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Kahlúa achieves 100 per cent coffee supply chain traceability

Kahlúa

Coffee liqueur brand Kahlúa has announced 100 per cent of its key ingredient, Arabica coffee, has full traceability and is solely sourced from the remote Mexican farming communities participating in its ‘Coffee for Good’ initiative, launched in 2016.

Over the past six years, Kahlúa has been working with a local NGO, Fondo Para La Paz in four local communities in the mountains of Veracruz, Mexico. Together, they have been investing in better living and working conditions for farmers, establishing good agricultural practices, and protecting the region’s biodiversity. Kahlúa now is confident that its coffee is derived from a more sustainable source.

“It’s paramount that we have traceability across our coffee supply chain, not only for our own peace of mind, but it’s essential that we provide the same assurances to our retail customers,” says Lynne Millar, Director of Purchasing at Kahlúa.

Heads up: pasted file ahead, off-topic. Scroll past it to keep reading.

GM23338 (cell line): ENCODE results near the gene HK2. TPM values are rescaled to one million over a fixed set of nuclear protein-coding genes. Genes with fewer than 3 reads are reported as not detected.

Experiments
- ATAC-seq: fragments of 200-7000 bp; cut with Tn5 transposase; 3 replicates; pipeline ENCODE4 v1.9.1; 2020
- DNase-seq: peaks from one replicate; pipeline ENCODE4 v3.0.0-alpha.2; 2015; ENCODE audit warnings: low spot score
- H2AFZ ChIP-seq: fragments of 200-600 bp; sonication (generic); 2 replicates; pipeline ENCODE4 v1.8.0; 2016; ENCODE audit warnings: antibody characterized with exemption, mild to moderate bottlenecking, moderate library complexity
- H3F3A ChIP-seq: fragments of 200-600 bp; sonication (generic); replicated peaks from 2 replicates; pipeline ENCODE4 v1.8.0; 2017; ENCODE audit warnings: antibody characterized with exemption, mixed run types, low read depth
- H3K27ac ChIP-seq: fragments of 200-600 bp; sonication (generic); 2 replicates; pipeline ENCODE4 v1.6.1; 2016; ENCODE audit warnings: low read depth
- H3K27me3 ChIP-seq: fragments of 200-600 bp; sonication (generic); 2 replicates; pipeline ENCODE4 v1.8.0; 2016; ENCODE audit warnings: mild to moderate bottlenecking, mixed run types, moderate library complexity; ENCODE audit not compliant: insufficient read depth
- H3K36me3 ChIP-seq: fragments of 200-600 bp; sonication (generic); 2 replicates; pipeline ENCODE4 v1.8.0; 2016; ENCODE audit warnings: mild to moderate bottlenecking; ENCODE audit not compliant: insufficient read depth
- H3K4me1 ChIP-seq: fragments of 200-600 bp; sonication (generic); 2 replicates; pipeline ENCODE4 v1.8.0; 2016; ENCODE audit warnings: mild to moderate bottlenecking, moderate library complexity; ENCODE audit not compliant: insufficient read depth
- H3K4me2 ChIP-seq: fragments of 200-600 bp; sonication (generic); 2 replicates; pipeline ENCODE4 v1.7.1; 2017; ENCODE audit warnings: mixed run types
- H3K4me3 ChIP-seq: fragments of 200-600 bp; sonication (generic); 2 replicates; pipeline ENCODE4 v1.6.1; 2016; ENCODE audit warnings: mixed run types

Since the project began 704 farmers have been trained, 214 dry toilets built, more than 213,500 coffee trees planted and around 70 women are now in leadership roles.

With the advice from experts, the Coffee for Good program has provided nutritional packages and fertilisers to nurture young trees, as well as protect the environment and biodiversity. Establishing strong bonds between villages has also been vital in creating community support and encouraging knowledge sharing.

“This year, we have added another two villages to our program, Popocatepec and Mitepec. We are also looking at the potential for youth scholarships at local agricultural colleges. In the past, younger generations have been quick to migrate to Mexico City to seek work but through the project’s success, many younger people believe that there is a future in coffee farming after all,” says Craig van Niekerk, Global VP of Marketing for Malibu and Kahlúa.

Having started in Ocotempa, a remote village in the Veracruz mountains, the project focuses on three interconnected themes, social, economic, and environmental, to help smallholder farmers move towards a sustainable farming model and improved living conditions.

The project starts by addressing communities’ most basic needs, such as improving access to fresh water and sanitation. Extensive planting is undertaken, replacing old and less productive trees with new disease-resistant plants that are more resilient to climate change.

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